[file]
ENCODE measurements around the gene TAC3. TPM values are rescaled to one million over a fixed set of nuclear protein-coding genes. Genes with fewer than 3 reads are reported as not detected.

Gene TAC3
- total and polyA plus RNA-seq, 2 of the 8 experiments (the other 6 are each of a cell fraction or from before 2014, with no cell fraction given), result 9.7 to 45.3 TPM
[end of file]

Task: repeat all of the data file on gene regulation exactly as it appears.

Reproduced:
ENCODE measurements around the gene TAC3. TPM values are rescaled to one million over a fixed set of nuclear protein-coding genes. Genes with fewer than 3 reads are reported as not detected.

Gene TAC3
- total and polyA plus RNA-seq, 2 of the 8 experiments (the other 6 are each of a cell fraction or from before 2014, with no cell fraction given), result 9.7 to 45.3 TPM